CVS buying Target’s pharmacies, clinics


CVS announced a $1.9 billion-dollar deal to acquire Target’s more than 1,660 pharmacies and nearly 80 clinics in 47 states.

CVS announced a $1.9 billion-dollar deal to acquire Target’s more than 1,660 pharmacies and nearly 80 clinics in 47 states.

Each in-store pharmacy will be rebranded as a CVS/Pharmacy and each clinic as a MinuteClinic. Additionally, CVS will open up to 20 new clinics in Target stores within three years of the deal’s close.

The changing face of pharmacy

"This strategic relationship with Target supports the highly complementary customer base, brand and culture we share," Larry Merlo, CVS Health president and CEO, stated in a joint release from both companies. "This relationship with Target will provide consumers with expanded options and access to our unique healthcare services that lead to better health outcomes and lower overall healthcare costs."

Brian Cornell, Target’s chairman and CEO, said the deal would enhance the healthcare offerings for Target customers, as CVS can provide low-cost generic options. “By partnering with CVS Health, we will offer our guests industry leading healthcare services, and at the same time, sharpen our focus on elevating the way we deliver wellness products and experiences to our guests."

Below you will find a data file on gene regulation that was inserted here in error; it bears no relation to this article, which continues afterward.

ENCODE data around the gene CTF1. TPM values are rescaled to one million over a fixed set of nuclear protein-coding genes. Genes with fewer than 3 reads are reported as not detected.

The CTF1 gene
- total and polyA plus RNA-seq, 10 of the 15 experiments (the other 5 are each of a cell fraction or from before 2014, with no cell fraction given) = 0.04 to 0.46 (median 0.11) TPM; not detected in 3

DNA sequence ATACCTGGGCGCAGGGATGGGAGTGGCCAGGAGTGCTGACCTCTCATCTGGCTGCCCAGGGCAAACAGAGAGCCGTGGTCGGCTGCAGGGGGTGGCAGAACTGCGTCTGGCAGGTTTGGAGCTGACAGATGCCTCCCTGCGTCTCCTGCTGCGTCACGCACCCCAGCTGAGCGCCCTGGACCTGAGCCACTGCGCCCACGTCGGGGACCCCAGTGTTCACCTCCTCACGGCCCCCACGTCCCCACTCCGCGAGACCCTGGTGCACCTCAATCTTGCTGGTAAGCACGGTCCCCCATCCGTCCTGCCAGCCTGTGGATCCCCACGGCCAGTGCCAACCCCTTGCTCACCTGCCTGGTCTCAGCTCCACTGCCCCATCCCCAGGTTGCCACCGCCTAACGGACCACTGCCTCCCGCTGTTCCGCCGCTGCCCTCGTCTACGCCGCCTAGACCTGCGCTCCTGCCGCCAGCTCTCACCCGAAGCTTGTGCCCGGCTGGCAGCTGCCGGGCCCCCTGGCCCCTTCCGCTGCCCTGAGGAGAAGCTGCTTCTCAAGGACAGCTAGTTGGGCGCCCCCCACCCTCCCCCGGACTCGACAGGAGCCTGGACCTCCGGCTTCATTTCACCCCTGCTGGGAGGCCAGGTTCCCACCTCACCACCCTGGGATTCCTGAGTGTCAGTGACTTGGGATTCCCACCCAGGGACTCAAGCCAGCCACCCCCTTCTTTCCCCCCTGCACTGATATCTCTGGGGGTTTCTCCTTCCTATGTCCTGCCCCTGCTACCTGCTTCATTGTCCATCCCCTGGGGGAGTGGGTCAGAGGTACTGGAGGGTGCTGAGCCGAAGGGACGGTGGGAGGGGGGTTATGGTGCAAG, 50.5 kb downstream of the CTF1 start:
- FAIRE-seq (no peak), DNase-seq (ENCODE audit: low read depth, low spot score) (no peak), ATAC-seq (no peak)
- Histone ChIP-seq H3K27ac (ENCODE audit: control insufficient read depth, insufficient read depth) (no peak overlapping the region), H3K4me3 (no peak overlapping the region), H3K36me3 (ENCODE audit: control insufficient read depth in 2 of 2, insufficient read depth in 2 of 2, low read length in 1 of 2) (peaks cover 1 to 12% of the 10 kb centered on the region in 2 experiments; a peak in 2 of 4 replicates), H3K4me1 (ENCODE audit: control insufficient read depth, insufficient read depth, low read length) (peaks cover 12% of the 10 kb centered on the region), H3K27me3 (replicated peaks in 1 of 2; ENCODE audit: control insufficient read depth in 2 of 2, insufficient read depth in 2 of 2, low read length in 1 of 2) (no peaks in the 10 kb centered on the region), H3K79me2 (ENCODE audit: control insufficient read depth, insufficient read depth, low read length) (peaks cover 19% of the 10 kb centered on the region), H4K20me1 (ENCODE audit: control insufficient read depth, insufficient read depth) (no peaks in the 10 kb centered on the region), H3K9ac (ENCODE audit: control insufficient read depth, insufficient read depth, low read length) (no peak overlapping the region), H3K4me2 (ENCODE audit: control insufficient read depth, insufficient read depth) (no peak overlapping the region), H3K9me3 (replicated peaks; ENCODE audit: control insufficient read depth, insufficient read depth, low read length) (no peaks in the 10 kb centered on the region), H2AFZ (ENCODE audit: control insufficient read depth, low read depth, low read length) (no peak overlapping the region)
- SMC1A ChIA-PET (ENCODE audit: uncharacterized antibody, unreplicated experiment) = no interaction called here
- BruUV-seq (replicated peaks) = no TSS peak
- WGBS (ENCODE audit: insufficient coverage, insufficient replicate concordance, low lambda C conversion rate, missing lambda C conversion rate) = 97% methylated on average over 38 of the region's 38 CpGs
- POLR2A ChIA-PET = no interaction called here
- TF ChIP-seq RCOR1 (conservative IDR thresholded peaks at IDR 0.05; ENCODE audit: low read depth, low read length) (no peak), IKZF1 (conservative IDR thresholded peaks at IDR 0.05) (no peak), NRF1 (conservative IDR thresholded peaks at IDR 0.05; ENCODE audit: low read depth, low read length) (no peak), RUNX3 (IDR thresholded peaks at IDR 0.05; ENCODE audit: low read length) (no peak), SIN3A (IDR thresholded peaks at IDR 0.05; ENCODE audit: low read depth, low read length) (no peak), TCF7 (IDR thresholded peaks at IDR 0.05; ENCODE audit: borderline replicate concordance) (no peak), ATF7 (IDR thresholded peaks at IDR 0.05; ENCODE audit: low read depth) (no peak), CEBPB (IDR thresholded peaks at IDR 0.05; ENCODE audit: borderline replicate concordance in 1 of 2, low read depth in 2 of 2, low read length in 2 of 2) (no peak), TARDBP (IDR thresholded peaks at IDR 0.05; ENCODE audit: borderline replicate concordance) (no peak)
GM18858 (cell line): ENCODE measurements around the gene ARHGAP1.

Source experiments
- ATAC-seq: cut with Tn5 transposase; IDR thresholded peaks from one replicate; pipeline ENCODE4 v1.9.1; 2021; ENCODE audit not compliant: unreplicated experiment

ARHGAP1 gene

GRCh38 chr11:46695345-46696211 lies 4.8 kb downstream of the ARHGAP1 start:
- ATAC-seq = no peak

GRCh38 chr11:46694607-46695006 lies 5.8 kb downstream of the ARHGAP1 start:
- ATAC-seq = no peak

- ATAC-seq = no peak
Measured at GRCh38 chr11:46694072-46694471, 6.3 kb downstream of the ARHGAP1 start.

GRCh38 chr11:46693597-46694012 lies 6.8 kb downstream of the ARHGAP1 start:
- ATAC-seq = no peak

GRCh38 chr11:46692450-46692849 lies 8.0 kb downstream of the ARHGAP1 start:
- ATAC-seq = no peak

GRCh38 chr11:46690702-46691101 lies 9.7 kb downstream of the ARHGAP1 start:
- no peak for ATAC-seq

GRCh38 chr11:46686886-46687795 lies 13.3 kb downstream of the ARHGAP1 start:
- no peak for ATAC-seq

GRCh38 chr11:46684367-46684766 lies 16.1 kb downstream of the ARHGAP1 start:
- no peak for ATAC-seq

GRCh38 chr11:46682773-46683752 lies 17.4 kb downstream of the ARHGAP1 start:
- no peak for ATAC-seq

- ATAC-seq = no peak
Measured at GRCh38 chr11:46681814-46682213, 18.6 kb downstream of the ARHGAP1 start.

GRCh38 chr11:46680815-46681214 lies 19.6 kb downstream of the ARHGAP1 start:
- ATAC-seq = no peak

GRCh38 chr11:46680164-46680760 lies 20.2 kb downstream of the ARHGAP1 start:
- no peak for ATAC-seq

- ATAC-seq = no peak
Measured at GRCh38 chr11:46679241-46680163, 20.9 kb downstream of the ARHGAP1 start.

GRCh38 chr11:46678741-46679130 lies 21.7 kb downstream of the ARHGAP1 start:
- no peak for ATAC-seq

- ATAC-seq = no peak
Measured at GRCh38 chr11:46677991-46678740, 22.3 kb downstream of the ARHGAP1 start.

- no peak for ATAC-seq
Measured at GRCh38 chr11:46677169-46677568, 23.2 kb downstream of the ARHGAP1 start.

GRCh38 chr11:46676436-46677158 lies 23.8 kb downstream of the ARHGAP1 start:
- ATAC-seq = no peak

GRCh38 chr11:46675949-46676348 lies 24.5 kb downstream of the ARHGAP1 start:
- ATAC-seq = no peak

The deal will help CVS expand its presence in Denver, Seattle, Portland, and Salt Lake City.


The deal is expected to close before 2016. In the first two years following the close, the two companies plan to develop up to 10 small-format stores that will be called TargetExpress. Each would include a CVS pharmacy.

"We operate in a rapidly changing healthcare and regulatory environment," Merlo said. "This requires companies like CVS Health to continually innovate, providing additional points of access, lowering costs, and improving quality for both consumers and payors."

CVS said it would offer Target’s 14,000 healthcare professionals comparable positions. It also said the deal would be financed through debt.


The National Community Pharmacists Association (NCPA) said the proposed CVS/Target deal increases the need for legislation that guarantees Medicaid and Medicare patients can fill prescriptions at independent pharmacies.

“Further consolidation in the retail setting means pharmacy services are increasingly available only from a fewer number of larger entities,” said NCPA CEO B. Douglas Hoey, RPh, MBA. “The CVS-Target deal reinforces the need and strengthens the case for allowing patients to use ‘any willing pharmacy’ that accepts a drug plan’s terms and conditions, such as reimbursement.”

NCPA has endorsed The Ensuring Seniors Access to Local Pharmacies Act (H.R. 793/S. 1190). It would allow patients in underserved areas to access discounted copays at their local pharmacy.

“Patients in underserved rural and inner-city areas rely on access to independent community pharmacies for prescription medication and counseling,” Hoey said. “For these and some other patients, national pharmacy chains are not a practical option.”

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